If that estimation is at all correct, Pavelec at .913 would have put the Jets into 6th in the East last year – well inside the playoffs. I started this exercise with whimsy, but I can feel the rage of 2012 surging. I get the same feeling every time I think about Ang Lee’s Hulk. It could have been so much better!!

In 2011/12, things were a little further out of reach, and Pavelec had a much better season. (Anyone else have Kevin Cheveldayoff’s quote about Pav liking the heavy workload ringing in their ears right now? You should. He doesn’t.) Seven short handed goals against, and a larger deficit between the Jets and 8th means that 11 fewer even strength goals doesn’t do a whole lot in the grand scheme of that season. Instead of ending 11th with 84 points, they would have finished 10th with 88 – still four points back of Ottawa.

Put together, the major change is a more respectable franchise. Pavelec would be in that Top 25 by ESPN, the Jets would be picked outside the basement of the West by pre-season prognosticators, and a franchise second playoff appearance would go a long way toward renewing fan excitement. 

What Can We Expect?

I think we often consider Pavelec to be streaky, but in fact, his streaks are extemely short lived. One period to the next he can be a different goaltender, and he rarely strings together more than a week of solid hockey. In fact, he’s kind of consistent about his poor play. 

In December of 2011, Pavelec turned in the best month of his life, going .939 in 11 games. Otherwise, Pavelec has never had a calendar month in which he posted better than a .909 while playing for Winnipeg. That’s 11 out of 12 calendar months sort of hovering around his career .907 average.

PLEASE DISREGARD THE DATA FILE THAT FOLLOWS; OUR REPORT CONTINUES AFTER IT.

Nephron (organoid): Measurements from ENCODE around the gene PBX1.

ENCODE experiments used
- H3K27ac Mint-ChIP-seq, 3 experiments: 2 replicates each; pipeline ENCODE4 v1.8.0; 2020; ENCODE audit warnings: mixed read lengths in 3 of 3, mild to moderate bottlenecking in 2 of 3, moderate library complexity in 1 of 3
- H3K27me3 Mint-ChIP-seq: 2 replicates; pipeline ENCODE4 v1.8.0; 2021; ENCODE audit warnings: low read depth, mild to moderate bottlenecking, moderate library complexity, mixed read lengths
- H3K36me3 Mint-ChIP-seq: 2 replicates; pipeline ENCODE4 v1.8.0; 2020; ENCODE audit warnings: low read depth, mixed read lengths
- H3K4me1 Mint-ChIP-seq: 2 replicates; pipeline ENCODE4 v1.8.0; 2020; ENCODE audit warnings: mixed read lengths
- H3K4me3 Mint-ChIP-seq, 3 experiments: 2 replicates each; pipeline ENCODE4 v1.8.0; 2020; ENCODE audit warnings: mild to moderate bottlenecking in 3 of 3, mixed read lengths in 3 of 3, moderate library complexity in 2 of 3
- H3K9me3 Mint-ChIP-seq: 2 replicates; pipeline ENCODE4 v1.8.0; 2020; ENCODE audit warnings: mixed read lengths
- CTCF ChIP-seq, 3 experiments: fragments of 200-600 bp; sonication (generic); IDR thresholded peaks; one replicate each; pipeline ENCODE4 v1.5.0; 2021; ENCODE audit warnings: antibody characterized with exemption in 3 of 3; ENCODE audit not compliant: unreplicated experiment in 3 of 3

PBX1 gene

His recent shutout against Nashville was his first since March 1, 2012 – 72 games ago. He doesn’t really do the ‘great then terrible’ routine.

In other words, we should know whether Pavelec has quieted his game, found some focus, and turned over a new leaf by the end of November. For Pavelec, it may be the difference between a long career with the Jets and buy-out speculation over the summer. For the team, it can mean the difference between a shot at the playoffs and being that team everyone else circles on the calendar as 2 points.

  • Travis Hrubeniuk

    “Post-Pavelec Stress Syndrome”. I like it.

    Not going to lie I was expecting a couple more wins in each year, but I’ll take what I can get. The only questions I have would come down to variables that really aren’t measurable, like how could an improved save percentage/performance result in that “timely” save, momentum swings or just playing differently due to increased confidence in your goaltender.

    All in all, great work Kevin.

  • Kevin McCartney

    Thanks Travis.

    I agree with both of you that he’s unlikely to turn it around. That said, he did have a season of .914 and we’re not talking about Carey Price numbers. A .913 would have tied him for 21st among goalies who played 20 or more games last year.

    Still, I wrote the article now because anything could happen Friday. Sigh.